Angelica Ronald is professor of psychology and genetics at the Centre for Brain and Cognitive Development, Birkbeck, University of London, where she co-directs the Genes Environment Lifespan laboratory. She has a B.A. in experimental psychology from the University of Oxford (Class I), a Ph.D. in quantitative genetics from King’s College London and gained postdoctoral training in molecular genetics funded by an Autism Speaks fellowship.
Ronald has 19 years’ experience of large-scale research with a focus on genetic and environmental causes of neurodevelopment and mental health in children and adolescence. Her research includes the first study to show high genetic overlap between autism and attention deficit hyperactivity disorder (ADHD) in childhood, which influenced changes in the Diagnostic and Statistical Manual of Mental Disorders (DSM-5) to allow co-diagnosis. She has over a decade’s experience in conducting genome-wide association studies, including on autistic traits and, more recently, on psychotic experiences. She is a co-investigator of the Babytwins Study Sweden, a longitudinal study of infant twins that uses an extensive neurocognitive battery.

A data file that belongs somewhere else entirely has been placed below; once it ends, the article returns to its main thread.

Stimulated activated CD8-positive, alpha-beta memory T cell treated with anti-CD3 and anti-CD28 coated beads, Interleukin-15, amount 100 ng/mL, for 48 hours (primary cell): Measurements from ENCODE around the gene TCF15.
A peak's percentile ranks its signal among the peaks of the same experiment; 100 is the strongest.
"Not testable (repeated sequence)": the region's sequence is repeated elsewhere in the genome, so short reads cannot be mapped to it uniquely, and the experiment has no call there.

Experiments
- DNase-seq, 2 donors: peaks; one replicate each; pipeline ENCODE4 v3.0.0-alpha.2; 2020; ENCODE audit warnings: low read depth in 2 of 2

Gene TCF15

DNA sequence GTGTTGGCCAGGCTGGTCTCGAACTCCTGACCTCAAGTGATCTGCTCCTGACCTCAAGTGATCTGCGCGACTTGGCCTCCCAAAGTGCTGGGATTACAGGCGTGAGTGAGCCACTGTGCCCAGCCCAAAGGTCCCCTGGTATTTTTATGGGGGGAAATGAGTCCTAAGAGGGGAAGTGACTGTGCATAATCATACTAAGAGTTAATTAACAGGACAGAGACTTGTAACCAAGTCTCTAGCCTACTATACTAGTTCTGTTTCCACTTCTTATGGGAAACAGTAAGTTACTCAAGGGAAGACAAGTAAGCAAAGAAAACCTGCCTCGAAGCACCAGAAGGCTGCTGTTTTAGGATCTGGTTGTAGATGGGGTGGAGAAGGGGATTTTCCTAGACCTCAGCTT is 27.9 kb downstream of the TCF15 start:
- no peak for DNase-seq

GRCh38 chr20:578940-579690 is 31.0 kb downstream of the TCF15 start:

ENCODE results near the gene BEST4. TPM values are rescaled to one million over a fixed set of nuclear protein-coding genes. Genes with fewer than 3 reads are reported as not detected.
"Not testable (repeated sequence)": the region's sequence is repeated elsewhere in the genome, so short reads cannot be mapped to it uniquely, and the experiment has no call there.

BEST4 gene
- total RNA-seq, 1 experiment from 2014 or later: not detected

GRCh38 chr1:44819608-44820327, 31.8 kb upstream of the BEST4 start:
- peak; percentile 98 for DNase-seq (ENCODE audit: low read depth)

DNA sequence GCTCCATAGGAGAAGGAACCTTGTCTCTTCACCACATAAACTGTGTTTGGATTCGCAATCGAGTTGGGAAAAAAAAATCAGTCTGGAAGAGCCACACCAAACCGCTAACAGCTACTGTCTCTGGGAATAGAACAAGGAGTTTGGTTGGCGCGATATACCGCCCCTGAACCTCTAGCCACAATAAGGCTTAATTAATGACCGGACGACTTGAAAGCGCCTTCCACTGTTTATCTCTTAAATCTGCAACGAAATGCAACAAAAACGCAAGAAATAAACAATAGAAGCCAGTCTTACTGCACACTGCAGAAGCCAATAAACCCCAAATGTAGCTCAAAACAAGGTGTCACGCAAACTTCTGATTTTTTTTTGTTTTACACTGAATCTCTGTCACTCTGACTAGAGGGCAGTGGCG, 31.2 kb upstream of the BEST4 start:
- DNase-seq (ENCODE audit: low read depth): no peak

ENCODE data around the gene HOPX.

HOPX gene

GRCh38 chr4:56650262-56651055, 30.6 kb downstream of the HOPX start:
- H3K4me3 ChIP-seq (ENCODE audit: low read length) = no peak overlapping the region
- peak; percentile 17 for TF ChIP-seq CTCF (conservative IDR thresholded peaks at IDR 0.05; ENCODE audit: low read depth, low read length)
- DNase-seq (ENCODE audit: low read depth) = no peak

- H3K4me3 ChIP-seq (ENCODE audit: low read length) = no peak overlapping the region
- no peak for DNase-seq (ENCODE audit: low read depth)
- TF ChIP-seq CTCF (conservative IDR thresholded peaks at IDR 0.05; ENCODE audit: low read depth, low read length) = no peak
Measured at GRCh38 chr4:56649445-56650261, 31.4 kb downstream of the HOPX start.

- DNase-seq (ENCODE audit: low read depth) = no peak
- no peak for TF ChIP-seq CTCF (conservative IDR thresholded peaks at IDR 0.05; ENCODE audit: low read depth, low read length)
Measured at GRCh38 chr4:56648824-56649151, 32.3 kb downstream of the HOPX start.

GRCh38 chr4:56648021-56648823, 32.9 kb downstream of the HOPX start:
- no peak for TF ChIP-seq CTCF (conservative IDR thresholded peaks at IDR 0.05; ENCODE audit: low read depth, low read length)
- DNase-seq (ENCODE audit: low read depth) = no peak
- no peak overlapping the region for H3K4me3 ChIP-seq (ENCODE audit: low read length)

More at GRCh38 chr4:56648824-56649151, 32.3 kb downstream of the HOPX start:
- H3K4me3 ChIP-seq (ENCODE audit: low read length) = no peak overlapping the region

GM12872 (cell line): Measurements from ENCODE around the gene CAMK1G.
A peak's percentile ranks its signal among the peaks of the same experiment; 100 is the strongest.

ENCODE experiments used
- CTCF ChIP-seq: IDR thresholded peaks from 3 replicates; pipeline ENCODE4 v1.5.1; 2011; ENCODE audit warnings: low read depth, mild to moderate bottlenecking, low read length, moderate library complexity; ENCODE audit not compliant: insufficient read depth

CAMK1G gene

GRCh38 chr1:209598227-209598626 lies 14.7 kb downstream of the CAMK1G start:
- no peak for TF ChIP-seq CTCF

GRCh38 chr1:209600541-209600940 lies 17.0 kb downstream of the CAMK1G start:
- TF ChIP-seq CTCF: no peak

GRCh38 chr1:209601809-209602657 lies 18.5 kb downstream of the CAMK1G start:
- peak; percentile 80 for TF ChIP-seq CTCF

Ronald has published more than 110 publications and is an Association for Psychological Science (APS) Fellow. She has been awarded numerous national and international grants (as principaI investigator and collaborator), including a U.K. Medical Research Council New Investigator Research Grant. Her research prizes include the APS Janet Taylor Spence Award and the British Psychological Society Spearman Medal. She currently serves as an editor of the Journal of Child Psychology and Psychiatry (ranked top in the field of developmental psychology).
In autumn 2020, she co-founded the London Genetics Network, a new hub funded by the Genetics Society to increase collaboration, support for early career researchers and skill sharing in human genetics research in and around London. She is delighted to work with SFARI and her team of collaborators on the genetic architecture of infant motor development and its links with autism.